I tried to hate the West Wing. When my wife started ordering the discs from Netflix about two years ago I ignored them – I wasn’t going to go for anything so overtly ‘Network’. Oh no, not me.
I mean, Martin Sheen? Loooong time since Apocalypse Now kids. And the rest of the cast – John Spencer*? I was having flashbacks to watching LA Law with my parents on Saturday nights as a kid with nothing better to do. So my wife would roll through two or three episodes and I would sit on the couch reading, occasionally looking up at something that had caught my ear on the screen. My initial reaction for most of the first three or four seasons, what I did sit through, was that it was predictably over-dramatized. I still say if I had a dime for every time Martin Sheen takes off his glasses with one hand and squints his eyes in contemplative silence I’d never have to work another day in my life. However…
A funny thing happened around the time she hit seasons six and seven. It was the year before Obama’s election and the propaganda was starting – a whole host of hopefuls were gearing up to run for the Presidency** and we had the press to remind us every minute of every day. Meanwhile, on West Wing Jimmy Smits character, Congressman Matt Santos was introduced and began running as the Democratic presidential candidate. In spite of myself, surrounded by the blistering headlines narrowing the real world’s candidacy into the usual two-choices-no-choice-at-all, I fell in love with Santos as a candidate and wished that I could vote for him in our election.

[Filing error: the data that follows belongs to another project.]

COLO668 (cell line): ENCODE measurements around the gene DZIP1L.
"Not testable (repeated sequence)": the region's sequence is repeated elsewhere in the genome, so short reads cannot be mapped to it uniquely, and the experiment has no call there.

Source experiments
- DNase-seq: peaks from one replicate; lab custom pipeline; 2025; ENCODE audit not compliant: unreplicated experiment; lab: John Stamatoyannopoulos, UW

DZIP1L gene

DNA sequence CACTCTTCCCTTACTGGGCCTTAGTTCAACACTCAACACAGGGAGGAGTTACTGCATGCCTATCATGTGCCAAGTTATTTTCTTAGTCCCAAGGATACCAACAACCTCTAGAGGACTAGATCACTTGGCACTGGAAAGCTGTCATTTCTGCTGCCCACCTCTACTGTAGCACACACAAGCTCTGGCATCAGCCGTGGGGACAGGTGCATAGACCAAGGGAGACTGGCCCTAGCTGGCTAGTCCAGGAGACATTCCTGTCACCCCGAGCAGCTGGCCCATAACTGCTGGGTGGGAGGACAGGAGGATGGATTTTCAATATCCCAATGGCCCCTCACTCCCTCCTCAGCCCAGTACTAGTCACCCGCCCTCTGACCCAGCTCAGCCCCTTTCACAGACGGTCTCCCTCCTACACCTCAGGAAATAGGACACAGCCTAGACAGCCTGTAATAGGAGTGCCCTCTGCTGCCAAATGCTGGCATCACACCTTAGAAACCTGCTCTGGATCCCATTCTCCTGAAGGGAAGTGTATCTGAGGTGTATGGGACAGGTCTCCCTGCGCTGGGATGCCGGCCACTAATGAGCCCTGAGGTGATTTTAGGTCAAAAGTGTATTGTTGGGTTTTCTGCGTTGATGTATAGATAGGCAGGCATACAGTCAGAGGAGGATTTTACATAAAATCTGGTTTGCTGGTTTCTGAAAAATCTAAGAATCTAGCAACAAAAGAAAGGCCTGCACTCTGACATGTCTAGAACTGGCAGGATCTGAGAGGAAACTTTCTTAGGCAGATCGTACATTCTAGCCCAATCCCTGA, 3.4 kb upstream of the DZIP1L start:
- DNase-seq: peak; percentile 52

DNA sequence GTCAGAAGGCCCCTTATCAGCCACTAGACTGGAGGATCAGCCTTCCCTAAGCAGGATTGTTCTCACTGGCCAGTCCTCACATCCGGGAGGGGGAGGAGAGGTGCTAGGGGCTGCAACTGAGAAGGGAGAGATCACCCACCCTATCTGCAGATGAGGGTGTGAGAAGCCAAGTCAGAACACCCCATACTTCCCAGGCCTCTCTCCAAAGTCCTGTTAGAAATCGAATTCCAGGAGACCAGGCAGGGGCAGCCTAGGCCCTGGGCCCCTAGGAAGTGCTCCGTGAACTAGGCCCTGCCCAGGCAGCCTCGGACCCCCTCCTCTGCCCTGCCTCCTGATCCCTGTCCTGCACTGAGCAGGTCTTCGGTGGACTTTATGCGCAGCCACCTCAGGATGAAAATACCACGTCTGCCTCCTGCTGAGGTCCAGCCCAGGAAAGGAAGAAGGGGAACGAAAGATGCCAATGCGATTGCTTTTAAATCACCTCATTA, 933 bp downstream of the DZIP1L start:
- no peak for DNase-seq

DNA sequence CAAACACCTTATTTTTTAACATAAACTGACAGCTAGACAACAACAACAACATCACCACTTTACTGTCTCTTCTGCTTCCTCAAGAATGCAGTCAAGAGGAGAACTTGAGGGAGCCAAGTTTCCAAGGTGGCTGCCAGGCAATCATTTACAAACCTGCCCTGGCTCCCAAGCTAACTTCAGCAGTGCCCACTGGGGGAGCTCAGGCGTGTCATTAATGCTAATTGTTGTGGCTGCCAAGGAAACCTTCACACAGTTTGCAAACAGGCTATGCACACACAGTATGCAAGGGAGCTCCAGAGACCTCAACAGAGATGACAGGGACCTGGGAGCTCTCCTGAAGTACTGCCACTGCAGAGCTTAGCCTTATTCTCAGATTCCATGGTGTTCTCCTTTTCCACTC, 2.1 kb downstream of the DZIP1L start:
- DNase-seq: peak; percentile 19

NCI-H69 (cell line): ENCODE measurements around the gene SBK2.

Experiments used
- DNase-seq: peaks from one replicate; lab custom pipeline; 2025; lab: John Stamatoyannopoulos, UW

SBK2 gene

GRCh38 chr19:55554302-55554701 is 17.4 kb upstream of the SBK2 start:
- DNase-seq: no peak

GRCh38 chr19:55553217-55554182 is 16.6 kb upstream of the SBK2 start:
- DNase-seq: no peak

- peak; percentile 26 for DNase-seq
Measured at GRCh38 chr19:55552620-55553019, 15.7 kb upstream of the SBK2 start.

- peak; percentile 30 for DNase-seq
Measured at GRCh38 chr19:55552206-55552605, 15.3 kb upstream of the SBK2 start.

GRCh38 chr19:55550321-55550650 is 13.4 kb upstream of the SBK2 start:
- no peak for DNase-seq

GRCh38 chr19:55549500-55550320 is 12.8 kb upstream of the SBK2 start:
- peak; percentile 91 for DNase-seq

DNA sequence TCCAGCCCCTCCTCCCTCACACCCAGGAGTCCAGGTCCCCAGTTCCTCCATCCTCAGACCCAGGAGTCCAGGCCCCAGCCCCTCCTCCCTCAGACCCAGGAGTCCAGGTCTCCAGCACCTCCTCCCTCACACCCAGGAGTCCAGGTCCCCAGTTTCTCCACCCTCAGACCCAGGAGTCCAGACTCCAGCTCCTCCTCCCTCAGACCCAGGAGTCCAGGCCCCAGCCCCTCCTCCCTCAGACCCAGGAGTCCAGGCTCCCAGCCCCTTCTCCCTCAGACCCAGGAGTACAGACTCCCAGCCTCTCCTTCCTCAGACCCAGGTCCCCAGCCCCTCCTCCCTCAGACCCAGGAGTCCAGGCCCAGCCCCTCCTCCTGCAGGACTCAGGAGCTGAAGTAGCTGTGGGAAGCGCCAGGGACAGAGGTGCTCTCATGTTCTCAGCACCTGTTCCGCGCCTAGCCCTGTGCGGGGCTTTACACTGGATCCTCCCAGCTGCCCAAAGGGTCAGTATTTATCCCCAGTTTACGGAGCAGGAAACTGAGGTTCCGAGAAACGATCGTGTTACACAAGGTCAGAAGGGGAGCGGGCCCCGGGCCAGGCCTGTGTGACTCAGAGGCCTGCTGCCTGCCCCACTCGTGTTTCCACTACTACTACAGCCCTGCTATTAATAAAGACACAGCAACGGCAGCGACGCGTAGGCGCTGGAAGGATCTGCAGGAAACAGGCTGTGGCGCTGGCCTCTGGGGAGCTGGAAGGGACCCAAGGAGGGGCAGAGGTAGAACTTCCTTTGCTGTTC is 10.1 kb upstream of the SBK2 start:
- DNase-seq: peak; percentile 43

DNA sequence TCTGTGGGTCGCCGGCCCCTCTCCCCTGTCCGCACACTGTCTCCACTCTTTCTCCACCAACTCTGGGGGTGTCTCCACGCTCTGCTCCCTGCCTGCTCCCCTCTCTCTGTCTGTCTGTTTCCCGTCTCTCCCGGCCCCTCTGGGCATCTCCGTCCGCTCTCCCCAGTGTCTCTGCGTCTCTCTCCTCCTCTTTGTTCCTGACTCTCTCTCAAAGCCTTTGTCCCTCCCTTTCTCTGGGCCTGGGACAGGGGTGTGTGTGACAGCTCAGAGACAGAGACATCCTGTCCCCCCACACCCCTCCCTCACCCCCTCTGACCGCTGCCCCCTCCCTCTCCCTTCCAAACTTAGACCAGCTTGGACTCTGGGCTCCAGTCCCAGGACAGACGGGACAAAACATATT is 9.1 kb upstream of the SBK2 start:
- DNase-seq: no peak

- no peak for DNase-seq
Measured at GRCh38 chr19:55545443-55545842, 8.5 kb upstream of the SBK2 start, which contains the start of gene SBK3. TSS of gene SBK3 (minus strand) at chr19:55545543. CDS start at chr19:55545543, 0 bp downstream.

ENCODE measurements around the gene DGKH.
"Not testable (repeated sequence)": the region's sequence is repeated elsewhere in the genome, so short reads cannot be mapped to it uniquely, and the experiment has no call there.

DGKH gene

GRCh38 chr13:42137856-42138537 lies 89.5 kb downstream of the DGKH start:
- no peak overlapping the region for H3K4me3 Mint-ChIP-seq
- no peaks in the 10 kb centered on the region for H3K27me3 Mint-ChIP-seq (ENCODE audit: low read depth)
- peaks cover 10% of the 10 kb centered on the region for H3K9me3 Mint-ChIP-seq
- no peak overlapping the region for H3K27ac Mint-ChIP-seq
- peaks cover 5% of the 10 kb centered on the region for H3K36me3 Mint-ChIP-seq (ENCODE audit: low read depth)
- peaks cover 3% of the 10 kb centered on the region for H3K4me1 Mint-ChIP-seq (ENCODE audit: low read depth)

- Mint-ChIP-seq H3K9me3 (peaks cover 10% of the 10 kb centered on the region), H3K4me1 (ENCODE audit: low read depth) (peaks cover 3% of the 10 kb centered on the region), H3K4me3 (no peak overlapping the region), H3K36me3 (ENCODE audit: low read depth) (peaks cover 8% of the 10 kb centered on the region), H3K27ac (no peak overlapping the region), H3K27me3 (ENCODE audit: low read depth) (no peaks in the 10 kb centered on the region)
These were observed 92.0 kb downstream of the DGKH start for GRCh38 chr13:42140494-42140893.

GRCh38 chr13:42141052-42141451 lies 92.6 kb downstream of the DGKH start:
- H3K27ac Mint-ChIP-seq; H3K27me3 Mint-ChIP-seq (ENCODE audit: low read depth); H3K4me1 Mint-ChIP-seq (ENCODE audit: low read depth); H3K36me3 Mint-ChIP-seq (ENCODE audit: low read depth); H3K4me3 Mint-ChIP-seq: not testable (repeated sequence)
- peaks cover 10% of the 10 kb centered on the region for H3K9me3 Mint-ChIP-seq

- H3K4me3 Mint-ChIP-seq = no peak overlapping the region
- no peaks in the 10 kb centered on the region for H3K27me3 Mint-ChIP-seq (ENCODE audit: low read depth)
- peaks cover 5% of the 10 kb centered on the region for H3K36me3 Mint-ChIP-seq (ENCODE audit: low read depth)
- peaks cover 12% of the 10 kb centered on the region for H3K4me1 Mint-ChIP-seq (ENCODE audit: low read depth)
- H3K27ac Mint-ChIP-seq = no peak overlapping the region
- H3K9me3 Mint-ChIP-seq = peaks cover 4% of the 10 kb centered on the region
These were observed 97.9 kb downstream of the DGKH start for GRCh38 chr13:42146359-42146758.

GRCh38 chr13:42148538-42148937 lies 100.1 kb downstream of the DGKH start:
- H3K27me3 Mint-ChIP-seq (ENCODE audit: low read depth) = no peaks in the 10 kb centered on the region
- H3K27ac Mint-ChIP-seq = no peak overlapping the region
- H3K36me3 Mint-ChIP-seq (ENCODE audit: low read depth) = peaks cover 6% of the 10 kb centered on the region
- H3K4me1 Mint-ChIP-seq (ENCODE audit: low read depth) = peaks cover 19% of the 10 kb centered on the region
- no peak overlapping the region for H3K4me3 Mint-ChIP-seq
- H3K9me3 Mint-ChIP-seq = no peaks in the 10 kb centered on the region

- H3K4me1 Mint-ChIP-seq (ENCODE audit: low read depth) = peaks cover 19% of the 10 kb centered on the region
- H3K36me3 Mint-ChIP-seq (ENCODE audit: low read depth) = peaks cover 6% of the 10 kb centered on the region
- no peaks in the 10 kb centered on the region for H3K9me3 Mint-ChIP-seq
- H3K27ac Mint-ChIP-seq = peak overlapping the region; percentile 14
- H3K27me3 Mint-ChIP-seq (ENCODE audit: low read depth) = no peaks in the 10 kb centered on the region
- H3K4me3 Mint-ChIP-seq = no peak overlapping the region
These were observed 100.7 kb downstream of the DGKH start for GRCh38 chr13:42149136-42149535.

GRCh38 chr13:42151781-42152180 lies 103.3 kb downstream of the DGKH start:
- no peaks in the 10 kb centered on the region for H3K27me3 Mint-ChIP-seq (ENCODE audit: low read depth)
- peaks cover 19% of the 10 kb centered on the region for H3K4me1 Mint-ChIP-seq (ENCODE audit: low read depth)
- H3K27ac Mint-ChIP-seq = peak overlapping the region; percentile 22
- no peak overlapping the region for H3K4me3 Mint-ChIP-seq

Santos was an idealized candidate and a wonderful oasis to what was going on around me in my daily news-fed life, and seeing the way the writers had him sidestep conventional partisan politics got me invested in The West Wing big time. And suddenly I realized, the whole time I’d been sitting on the couch trying to ignore the show I’d actually fallen in love with the entire cast and the writing.
Oh the writing!!!
Oh hell yes ladies and gentlemen I am here to tell you that The West Wing has the best dialogue EVER written for television***. It is super quick, witty and urbane. And it moves – boy it cooks, so fast at times that the viewer, until they are used to the pace of the show, might even find themselves rewinding in order to re-watch certain scenes and get everything out of them the writers intended.
I’m still not as die hard as my wife – she’s watched the entire series once and is in the middle of re-watching it now. I watch with her when I can, but we are on completely opposite schedules and I still haven’t gotten the bug enough to make her wait to watch them with me. So I’m not the biggest fan, but hate The West Wing I could not.
Godspeed Aaron Sorkin. You fucking Rule!!!
* And Leo McGarry ended up being my favorite character on the damn show. There is a scene in which Spencer, whose character is a recovering alcoholic and pill popper, delivers a heartfelt reminiscence about ice hitting the bottom of the glass of scotch that, well, pretty much might be the best bit of dialogue I’ve ever heard on tv. Excluding Twin Peaks of course.
** Lyndon LaRouche hear me now and believe me later – if your douche bag cannon fodder disciples stop me just ONE MORE TIME outside of my local grocery with fliers of Obama sporting swastikas and hitler moustaches I am going to come and find you. Maybe we’ll have a nice conversation about lost causes and proper manners over some Glenfiddich. Or maybe we’ll play silence of the lambs…
*** Again, discounting Twin Peaks.